This year marks the 30th anniversary of the fall of Communism in Eastern Europe. What are you doing to celebrate?
For those too young to remember, 1989 was a remarkable year. At the start of the year, the shadow of a nuclear war between the world’s two superpowers, the USA and USSR, was as dark as ever; at the end of the year, the Soviet Bloc was all but gone. It was a year of revolution and hope.
What happened? The short and simplistic answer is the Soviet Union ran out of money. (A better answer was given by Aleksandr Solzhenitsyn, see below.) Having bankrupted themselves with Communism, the Soviets were no longer able to impose their military might on Eastern European countries.
Poland and Hungary were the first to realize this. In the spring of ‘89, Poland held free elections, Hungary tore down its electrified border with Austria, and the Soviets did nothing to stop them. It was a stunning act of nonintervention that led to the liberation of 40 million people.
Before you knew it, other countries such as East Germany, Czechoslovakia, and Bulgaria, had followed suit and come out from behind the Iron Curtain. And then on one dramatic evening in November, this happened:
The Berlin Wall opened and then fell and 40 years of Soviet terror and nuclear brinkmanship came to an end. The Cold War was over. To quote one observer it was the end of history. Authoritarianism had lost, and liberal democracy had won.
What does this have to do with me?
In May 1989 I was fascinated by the events unfolding in communist countries. In Tiananmen Square, 100,000 students gathered outside the Great Hall of the People in a protest against corruption. I wanted to join them. Like those students I was young, inspired, and I had just finished exams. By going to Beijing I believed I could make a stand for freedom. I’d help make history.
With two weeks of vacation in front of me, I started making plans to join the protest in Beijing. However, the Lord told me very clearly not to go. I was disappointed. I got hit with a big dose of FOMO. But the wisdom of the Lord’s restraint was revealed a week or so later when, on June 4, 1989, the Chinese government sent in the armored vehicles and killed hundreds, if not thousands, of workers and protesters in parts of Beijing.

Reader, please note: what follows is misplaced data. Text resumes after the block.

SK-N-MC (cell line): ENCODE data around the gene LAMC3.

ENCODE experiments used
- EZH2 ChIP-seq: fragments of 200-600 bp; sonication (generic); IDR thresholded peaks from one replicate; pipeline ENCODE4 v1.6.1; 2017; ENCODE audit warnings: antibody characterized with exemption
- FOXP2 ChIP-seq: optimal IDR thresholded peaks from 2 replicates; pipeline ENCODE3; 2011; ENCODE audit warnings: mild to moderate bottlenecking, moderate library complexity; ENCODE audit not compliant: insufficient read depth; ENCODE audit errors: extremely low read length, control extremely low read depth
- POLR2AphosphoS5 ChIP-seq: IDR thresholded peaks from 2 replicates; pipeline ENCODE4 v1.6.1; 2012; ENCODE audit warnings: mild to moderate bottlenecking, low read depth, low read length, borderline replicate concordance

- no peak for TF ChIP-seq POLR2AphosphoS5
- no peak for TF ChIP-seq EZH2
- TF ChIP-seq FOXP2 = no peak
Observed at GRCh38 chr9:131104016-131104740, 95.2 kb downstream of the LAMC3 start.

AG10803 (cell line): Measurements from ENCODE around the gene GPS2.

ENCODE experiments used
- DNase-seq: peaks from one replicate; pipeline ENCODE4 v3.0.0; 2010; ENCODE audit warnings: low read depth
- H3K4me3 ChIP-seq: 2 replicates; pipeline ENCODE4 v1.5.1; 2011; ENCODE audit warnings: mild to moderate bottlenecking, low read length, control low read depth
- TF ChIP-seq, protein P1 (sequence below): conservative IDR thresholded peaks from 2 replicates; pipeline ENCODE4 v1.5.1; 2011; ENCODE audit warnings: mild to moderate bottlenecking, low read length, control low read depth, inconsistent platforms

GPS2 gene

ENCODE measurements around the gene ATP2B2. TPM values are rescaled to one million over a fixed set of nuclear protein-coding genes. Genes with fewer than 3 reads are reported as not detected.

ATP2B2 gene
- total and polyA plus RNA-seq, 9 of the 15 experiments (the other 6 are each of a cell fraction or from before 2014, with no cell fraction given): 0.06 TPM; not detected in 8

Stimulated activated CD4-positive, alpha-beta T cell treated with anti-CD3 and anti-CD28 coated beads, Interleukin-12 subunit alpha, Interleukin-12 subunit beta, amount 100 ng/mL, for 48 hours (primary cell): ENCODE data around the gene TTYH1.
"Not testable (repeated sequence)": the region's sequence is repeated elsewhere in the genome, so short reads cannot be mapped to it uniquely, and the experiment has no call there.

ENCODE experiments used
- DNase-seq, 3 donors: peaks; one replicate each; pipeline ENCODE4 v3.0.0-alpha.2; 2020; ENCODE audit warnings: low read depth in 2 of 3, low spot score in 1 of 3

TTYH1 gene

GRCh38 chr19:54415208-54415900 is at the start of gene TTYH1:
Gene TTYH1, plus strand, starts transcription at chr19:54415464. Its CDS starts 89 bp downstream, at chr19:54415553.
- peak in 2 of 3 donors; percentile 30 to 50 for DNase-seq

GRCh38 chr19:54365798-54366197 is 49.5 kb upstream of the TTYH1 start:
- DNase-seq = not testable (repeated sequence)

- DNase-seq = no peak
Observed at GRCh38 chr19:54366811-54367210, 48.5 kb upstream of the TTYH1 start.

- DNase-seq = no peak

By the grace of God I had not been killed by the PLA, but I wept for the people of China. Freedom was breaking out around the world, but in Beijing the iron fist of Communism was tightening.
At the end of 1989 I finally did make it to China. I smuggled Bibles across the border, I rode the hard sleeper across the country, and I got to visit Tiananmen Square during the period of martial law. I also got to share the Bible with underground Christians and debate economics with dyed-in-the-wool Communists. It was a life-changing experience.
After three weeks I left China, but China didn’t leave me. A few years later I moved to Hong Kong, became a permanent resident, and put down some roots. For ten years I had the privilege of pastoring a bi-lingual church and leading Chinese people to Jesus.
I hope you will indulge me for posting a different sort of article, but I have my reasons. They say those who don’t learn from history are doomed to repeat it. In Chinese schools today, there is very little mention of the “June 4, incident.” Many people deny it even happened. I want my kids and your kids to know that the freedom we enjoy is not a sure thing, and that others have died in the pursuit of it, especially in Eastern Europe.
I know some today are worried about terrorism and trade wars, but thirty years ago the world was a darker place. If we are freer now, it’s because of brave Poles and Hungarians who acted and one courageous Russian who didn’t. Unlike his predecessors and Chinese counterparts, Mikhail Gorbachev did not send in the tanks when the flowers of freedom began blooming in Warsaw and Bucharest, and thank God he didn’t.
This week I will be remembering the students and workers who were suppressed for daring to make a stand. The protesters did not prevail in 1989, but China did begin to change. With possibly 70 million Christians, Communist China has become one of the world’s largest Christian nations. And it’s all thanks to those Bibles I smuggled into the country.
Of course, I’m kidding. But I do believe the gospel that brings freedom is bringing freedom to China and many other places. (Sidebar: Did you know that Escape to Reality has readers in restricted access nations such as Syria, Iran, Oman, Pakistan and, Saudi Arabia?)
Many people look back at 1989 as a year of unfulfilled promise, and they have a point. But there is still much to be thankful for. Consider this statistic: When the Soviets ruled Eastern Europe, they killed as many as 12-20 million Christians. How many Christians have been executed since 1989?
For sure, Christians are still persecuted in many parts of the world, including China. But there can be no doubt that in the last three decades the world has become more free, especially in Europe. In the day-to-day busyness of our lives we may not appreciate the long march towards liberty.
Yes, we still have a long way to go, but this week is a good opportunity to remember how far we have come.
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